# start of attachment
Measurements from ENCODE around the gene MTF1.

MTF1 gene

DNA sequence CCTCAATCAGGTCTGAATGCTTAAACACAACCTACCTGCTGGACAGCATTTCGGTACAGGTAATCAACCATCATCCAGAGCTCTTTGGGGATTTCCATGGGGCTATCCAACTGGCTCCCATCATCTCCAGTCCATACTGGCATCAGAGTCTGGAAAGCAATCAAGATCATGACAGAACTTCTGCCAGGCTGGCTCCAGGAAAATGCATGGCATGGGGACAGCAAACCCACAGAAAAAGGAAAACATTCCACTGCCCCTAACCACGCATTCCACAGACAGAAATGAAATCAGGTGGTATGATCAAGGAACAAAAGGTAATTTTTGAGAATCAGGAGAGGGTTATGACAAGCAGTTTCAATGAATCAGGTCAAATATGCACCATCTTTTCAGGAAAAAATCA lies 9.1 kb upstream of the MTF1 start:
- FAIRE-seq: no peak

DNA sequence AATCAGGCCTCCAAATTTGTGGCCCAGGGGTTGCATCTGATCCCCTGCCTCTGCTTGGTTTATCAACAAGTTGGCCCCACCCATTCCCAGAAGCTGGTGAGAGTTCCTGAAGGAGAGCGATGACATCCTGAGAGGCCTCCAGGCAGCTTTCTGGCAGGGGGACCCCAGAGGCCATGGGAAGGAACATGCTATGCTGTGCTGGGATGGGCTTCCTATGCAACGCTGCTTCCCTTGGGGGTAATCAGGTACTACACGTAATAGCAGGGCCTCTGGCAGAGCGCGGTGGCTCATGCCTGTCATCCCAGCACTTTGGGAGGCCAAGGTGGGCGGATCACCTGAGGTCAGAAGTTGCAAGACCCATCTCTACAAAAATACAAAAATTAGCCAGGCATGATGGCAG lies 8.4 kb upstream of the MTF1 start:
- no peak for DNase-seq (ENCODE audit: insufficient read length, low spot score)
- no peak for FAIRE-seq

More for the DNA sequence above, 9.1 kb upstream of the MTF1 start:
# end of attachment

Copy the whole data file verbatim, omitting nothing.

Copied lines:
Measurements from ENCODE around the gene MTF1.

MTF1 gene

DNA sequence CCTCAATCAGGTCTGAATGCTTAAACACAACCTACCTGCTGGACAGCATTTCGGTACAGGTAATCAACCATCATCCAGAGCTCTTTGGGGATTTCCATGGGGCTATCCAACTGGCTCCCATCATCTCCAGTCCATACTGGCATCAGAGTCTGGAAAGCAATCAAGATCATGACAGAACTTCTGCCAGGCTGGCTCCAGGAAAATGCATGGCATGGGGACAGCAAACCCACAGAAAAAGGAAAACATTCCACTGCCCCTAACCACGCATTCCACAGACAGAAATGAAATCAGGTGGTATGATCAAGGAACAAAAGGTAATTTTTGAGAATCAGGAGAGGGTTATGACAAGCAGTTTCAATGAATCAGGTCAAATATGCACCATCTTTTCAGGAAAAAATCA lies 9.1 kb upstream of the MTF1 start:
- FAIRE-seq: no peak

DNA sequence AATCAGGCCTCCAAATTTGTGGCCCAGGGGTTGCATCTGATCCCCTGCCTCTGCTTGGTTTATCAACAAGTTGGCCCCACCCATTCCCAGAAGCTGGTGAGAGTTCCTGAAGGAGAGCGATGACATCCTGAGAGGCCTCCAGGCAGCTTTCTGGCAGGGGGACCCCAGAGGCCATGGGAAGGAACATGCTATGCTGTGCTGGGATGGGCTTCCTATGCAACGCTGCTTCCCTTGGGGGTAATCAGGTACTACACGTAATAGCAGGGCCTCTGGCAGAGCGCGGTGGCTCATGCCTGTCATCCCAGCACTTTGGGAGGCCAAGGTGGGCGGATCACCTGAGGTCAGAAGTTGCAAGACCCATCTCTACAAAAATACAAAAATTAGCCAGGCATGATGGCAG lies 8.4 kb upstream of the MTF1 start:
- no peak for DNase-seq (ENCODE audit: insufficient read length, low spot score)
- no peak for FAIRE-seq

More for the DNA sequence above, 9.1 kb upstream of the MTF1 start: